Habs: Loose-puck recoveries and their effect on wins
This post will focus on offensive-zone loose-puck recoveries, and their impact on Montreal Canadiens wins, shots, and penalties drawn. Offensive-zone loose-puck recoveries are exactly what their name indicates. This event could also be described as the act of controlling any puck not currently in possession by any other player on the ice. Players with high loose-puck recovery totals generally demonstrate strong hockey instincts, as well as solid speed and agility over short-distances.
Aside from the obvious goals for and against, I have yet to find any one even-strength event involving skaters that is constantly and substantially higher during wins. That said, there are some traditional statistics that are consistently higher during wins. One example is special team success; which I wrote about here. While the other is save percentage; which I wrote about here.
I also touched upon the impact of offensive and defensive-zone play in each of the three zones, which you can find here.
OFFENSIVE-ZONE LOOSE-PUCK RECOVERIES BY GAME
The Canadiens averaged 56.23 offensive-zone loose-puck recoveries in games they won, and 57.49 in games they lost. Simply put, they averaged more o-zone puck-recoveries in losses than they did in wins. Their record was 10-22 in games where they recovered more than 60 loose-pucks in the offensive-zone, and were 4-9 in games where they recovered more than 70 loose-pucks in the offensive-zone.
This suggests that loose-puck recoveries do not have a direct impact on wins and losses, so I decided to turn my focus to the impact of o-zone puck-recoveries and their impact on shots on net. The Canadiens averaged 27.9 shots per game during the 2011-12 season. They averaged 28.06 shots during wins, and 27.8 shots on goal in losing games. But, in games where they recovered more than 60 loose-pucks in the offensive-zone they were able to average 34.19 shots per-game; 6.29 shots per-game more than their average.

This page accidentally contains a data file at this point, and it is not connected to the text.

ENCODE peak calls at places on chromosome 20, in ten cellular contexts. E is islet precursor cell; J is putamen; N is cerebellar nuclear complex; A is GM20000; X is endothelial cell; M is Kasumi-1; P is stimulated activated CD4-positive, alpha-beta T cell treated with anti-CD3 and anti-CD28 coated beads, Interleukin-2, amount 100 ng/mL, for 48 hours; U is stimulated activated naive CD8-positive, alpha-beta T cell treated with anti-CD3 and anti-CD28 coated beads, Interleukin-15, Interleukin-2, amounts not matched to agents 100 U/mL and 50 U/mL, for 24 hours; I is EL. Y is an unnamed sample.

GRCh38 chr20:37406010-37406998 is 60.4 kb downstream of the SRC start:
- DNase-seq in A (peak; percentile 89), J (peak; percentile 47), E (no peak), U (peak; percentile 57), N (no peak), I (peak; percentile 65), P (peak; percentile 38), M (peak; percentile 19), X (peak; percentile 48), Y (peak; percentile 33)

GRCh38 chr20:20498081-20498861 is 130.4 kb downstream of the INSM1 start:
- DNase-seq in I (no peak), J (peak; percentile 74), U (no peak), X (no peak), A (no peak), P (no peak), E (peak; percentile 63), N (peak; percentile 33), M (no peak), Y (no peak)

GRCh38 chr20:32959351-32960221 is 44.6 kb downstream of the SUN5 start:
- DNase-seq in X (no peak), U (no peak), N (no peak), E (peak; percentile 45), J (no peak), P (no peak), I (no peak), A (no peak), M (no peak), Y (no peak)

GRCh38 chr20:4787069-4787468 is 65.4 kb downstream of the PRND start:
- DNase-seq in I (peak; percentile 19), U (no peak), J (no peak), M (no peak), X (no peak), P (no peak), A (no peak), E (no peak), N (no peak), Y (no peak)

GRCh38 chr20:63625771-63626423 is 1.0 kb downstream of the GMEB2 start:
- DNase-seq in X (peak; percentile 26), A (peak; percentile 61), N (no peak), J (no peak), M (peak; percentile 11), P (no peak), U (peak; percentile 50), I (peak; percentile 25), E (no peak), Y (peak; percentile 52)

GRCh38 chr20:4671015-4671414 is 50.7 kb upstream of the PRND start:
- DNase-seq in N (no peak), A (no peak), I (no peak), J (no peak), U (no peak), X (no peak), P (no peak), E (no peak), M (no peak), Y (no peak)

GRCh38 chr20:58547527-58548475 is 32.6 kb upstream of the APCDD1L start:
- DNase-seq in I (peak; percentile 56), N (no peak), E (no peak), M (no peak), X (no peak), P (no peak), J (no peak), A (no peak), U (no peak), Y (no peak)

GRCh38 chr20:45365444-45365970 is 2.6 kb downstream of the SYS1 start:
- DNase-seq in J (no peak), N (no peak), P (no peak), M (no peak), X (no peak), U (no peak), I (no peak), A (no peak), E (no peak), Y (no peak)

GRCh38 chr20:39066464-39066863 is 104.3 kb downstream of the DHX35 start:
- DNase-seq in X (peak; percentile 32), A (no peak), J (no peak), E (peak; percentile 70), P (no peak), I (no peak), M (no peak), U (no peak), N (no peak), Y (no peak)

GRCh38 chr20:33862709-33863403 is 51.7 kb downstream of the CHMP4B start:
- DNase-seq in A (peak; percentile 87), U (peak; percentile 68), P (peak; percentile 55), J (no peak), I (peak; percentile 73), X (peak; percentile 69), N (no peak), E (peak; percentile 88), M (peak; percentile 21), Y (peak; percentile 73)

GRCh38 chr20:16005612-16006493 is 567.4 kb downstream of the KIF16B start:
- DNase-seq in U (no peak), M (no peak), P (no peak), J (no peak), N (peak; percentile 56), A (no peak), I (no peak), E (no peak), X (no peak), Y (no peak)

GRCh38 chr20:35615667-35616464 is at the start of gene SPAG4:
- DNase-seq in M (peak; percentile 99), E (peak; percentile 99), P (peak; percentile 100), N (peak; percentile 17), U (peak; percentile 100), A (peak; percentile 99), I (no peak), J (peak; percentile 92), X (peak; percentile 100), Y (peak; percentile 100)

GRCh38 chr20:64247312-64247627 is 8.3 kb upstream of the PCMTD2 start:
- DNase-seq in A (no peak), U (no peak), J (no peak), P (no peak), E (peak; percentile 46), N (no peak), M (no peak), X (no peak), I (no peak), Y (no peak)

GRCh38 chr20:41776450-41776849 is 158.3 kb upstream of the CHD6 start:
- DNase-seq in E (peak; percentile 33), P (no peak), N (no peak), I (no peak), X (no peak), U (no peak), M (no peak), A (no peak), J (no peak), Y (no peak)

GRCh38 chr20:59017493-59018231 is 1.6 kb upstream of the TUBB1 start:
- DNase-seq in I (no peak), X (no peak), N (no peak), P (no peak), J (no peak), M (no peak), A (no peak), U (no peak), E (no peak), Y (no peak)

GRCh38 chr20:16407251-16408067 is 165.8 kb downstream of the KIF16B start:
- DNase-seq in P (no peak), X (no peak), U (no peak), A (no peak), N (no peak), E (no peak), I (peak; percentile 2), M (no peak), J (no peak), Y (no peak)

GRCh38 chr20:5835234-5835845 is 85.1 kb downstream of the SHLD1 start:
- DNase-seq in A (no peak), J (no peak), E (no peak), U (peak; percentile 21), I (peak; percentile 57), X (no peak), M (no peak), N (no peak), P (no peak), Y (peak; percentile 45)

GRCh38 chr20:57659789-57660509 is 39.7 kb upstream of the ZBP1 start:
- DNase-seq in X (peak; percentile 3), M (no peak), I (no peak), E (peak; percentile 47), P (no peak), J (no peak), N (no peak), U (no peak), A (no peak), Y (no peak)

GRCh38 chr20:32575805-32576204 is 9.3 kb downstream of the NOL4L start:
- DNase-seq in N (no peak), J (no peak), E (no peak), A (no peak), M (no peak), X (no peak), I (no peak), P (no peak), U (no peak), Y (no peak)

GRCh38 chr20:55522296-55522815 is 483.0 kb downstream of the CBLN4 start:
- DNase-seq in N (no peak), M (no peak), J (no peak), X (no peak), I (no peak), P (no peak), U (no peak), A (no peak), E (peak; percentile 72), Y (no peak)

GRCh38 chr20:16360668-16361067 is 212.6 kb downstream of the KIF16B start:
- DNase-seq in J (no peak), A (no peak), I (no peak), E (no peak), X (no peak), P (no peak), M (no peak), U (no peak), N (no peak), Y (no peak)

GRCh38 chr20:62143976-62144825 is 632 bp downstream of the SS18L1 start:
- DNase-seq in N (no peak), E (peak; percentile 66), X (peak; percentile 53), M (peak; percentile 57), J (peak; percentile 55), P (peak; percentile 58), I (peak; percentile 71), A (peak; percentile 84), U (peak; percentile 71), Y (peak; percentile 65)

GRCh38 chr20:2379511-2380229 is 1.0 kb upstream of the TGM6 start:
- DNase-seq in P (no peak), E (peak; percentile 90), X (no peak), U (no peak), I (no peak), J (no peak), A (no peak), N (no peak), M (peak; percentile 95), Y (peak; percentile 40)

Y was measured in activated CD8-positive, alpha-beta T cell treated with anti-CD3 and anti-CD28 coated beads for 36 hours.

The next thing I wanted to evaluate was whether more offensive-zone loose-puck recoveries would result in more penalties drawn. Logically speaking, the more often a team has the puck in the offensive-zone, the more likely the other team is to take a penalty. That said, the numbers do not validate this hypothesis. The Canadiens averaged 3.62 powerplay chances per game during the 2011-12 season. They averaged 3.75 PP chances during wins, and 3.42 in losses. But, in games where they recovered more than 60 loose-pucks in the offensive-zone, they averaged only 3.13 powerplay chances per-game.
Loose-puck recoveries in the offensive-zone did not have a direct impact on Habs wins, or the number of drawn penalties. That said, they did help increase shots on goal, and by extension; scoring chances.
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